If you step outside and look around, chances are you will see trees, lots of trees, as far as the eye can see. Cut one down, which lets in more sunlight, and new trees will sprout or the remaining trees will grow even faster.
Trees are actually solar batteries. They absorb energy from the sun and store it there until it gets used (or not). Trees can be utilized as energy in numerous ways. In forestry, trees are chipped and sent to a facility to generate electricity for the grid. In lumber manufacturing, sawdust is burned to power the wood kiln that dries the lumber. Trees can also be processed into firewood or wood pellets to heat your home, your school or your business.
When wood is burned, it gives off Carbon Dioxide (CO2). Living trees need to absorb CO2 to grow. This sets up a “Carbon Cycle” where CO2 is continually being released, and then re-absorbed, then released. Wood energy is considered Low-Carbon or Carbon-Neutral because of this carbon cycle.
When fossil fuel is burned, however, it also gives off CO2, but without any means of re-absorbing it later. That fact, plus the fact that our fossil fuel stores are finite and limited, makes fossil fuel non-renewable. Recent years, the price of fossil fuel has been all over the map. Today, the price happens to be low, but as we have all seen, it can spike in the opposite direction at any time.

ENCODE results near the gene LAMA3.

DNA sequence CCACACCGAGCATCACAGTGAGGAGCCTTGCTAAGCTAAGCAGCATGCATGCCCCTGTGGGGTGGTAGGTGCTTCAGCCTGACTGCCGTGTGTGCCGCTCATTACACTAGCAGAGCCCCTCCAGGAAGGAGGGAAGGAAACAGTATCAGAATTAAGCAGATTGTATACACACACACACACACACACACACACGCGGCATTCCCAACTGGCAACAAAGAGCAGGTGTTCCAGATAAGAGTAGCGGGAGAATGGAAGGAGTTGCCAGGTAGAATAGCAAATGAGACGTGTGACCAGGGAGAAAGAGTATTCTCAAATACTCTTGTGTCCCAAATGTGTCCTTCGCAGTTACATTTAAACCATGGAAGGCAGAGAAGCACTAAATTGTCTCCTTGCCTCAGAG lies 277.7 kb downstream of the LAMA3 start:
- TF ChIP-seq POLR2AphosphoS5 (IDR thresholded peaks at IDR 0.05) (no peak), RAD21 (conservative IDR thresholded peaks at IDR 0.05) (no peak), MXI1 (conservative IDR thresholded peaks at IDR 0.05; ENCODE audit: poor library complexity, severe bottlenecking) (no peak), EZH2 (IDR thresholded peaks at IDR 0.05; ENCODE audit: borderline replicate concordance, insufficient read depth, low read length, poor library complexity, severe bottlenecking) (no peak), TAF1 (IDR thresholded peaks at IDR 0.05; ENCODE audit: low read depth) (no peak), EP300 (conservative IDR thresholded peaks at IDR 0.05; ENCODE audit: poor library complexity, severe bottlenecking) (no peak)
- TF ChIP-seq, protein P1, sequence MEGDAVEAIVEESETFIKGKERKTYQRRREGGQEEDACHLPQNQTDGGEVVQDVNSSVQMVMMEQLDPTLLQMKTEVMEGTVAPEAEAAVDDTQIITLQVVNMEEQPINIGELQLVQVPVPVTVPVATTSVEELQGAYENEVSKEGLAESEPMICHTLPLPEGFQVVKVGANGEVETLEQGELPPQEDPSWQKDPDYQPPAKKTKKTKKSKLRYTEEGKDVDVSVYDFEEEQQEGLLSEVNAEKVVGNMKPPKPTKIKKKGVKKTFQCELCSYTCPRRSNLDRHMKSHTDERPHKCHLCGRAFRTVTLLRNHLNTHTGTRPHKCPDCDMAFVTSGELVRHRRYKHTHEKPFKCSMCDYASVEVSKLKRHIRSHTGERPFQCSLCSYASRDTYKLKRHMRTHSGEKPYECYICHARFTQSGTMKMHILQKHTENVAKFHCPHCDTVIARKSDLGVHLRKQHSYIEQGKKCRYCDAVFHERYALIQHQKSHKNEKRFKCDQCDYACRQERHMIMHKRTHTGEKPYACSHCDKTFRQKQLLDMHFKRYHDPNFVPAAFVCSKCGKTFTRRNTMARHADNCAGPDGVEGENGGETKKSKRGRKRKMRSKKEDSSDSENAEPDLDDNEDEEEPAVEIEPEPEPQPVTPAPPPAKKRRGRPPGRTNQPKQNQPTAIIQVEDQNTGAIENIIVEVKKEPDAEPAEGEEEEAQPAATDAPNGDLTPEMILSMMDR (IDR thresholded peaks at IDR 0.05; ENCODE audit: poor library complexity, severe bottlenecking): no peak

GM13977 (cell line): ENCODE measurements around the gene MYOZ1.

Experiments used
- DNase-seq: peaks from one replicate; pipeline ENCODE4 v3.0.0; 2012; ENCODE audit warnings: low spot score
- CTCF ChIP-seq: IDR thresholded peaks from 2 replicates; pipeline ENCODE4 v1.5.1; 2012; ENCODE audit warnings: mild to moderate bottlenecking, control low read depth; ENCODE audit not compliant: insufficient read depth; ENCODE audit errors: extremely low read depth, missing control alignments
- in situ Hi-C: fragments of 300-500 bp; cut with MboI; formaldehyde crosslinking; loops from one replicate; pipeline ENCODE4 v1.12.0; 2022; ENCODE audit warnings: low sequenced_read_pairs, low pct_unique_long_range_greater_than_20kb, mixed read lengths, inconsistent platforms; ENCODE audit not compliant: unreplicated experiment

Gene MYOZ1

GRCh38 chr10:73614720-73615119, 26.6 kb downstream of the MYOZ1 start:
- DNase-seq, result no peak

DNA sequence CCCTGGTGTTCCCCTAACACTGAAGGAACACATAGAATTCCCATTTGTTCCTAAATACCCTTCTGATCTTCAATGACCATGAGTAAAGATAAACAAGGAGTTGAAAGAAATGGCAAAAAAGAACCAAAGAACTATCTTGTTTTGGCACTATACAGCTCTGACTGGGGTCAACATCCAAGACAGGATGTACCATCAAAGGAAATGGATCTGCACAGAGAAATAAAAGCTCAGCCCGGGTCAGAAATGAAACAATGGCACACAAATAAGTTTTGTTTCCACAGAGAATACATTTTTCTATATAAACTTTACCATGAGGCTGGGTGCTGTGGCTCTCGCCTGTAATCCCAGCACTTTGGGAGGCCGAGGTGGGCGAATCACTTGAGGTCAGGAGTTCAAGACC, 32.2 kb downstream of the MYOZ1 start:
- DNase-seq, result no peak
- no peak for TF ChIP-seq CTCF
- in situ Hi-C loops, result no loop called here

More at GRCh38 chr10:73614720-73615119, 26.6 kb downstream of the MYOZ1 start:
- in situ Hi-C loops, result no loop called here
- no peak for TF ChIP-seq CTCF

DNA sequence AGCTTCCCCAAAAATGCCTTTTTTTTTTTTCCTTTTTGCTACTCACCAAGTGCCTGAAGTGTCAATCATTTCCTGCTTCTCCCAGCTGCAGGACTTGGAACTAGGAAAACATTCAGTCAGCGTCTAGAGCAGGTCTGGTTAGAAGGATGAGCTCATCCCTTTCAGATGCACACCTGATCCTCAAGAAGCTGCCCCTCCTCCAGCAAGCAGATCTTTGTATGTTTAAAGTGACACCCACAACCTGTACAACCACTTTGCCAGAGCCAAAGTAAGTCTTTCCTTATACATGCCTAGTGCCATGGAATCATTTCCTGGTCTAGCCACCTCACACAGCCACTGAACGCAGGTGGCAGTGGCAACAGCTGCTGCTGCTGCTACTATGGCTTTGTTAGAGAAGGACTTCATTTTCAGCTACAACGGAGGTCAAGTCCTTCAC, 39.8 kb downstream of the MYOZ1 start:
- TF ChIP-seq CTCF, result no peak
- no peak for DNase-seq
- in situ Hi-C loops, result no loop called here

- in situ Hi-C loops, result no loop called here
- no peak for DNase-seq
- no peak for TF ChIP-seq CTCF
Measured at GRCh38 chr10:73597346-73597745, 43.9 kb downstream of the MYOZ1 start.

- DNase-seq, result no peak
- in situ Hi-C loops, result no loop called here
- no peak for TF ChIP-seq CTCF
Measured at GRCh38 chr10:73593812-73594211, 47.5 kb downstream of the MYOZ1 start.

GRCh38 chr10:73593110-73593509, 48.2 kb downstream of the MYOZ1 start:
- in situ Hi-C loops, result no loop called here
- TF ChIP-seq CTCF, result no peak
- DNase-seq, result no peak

Maine has the potential to be the new “Saudi Arabia of renewable wood energy”. We have vast forest resources and dwindling markets for it, as paper mills close one after the other. Money spent on Maine renewable wood energy is money that stays within the local economy, trickling down to every layer along the way.
Given all these facts, one might wonder why all Maine households are not utilizing local renewable wood heat. That’s a good question. I believe we are missing a huge opportunity. Modern wood pellet heat is clean, renewable and can be automated to be almost as care-free as fossil-fuel (oil, propane or gas). Now may be a good time for us to re-consider our priorities, and not only think long-term, but think local and renewable.
The author is general manager of Q-Team Tree Service in Naples and is also a licensed Arborist. He can be reached at RobertFogg@Q-Team.com or 207-693-3831.